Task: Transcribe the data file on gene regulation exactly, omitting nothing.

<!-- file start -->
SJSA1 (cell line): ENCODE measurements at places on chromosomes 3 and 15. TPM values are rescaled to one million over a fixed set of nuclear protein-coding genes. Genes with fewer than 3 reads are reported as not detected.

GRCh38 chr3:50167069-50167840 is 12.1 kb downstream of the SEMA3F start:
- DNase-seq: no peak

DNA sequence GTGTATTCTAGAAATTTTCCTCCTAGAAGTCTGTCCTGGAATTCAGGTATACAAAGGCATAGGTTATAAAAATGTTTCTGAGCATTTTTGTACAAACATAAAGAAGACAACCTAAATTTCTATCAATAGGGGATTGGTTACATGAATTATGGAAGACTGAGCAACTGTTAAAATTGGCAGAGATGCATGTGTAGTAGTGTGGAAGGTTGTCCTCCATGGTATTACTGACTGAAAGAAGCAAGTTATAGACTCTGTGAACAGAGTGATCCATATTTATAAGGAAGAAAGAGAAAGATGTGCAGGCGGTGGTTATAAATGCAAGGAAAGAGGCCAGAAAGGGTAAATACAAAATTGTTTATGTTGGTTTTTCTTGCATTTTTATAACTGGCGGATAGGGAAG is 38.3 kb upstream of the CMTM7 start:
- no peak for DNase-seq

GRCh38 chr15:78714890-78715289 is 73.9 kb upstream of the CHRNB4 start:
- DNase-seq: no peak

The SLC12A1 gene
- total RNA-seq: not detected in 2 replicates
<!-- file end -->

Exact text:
SJSA1 (cell line): ENCODE measurements at places on chromosomes 3 and 15. TPM values are rescaled to one million over a fixed set of nuclear protein-coding genes. Genes with fewer than 3 reads are reported as not detected.

GRCh38 chr3:50167069-50167840 is 12.1 kb downstream of the SEMA3F start:
- DNase-seq: no peak

DNA sequence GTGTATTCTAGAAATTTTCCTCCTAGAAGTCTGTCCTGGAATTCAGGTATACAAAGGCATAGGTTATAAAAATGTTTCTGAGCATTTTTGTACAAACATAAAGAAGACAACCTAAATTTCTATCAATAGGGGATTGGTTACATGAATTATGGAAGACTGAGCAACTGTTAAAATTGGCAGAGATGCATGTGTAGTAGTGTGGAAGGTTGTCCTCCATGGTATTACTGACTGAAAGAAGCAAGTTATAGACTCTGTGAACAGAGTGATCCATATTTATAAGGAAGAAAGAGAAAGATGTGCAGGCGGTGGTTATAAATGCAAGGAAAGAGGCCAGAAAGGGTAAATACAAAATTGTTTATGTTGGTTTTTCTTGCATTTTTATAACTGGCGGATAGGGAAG is 38.3 kb upstream of the CMTM7 start:
- no peak for DNase-seq

GRCh38 chr15:78714890-78715289 is 73.9 kb upstream of the CHRNB4 start:
- DNase-seq: no peak

The SLC12A1 gene
- total RNA-seq: not detected in 2 replicates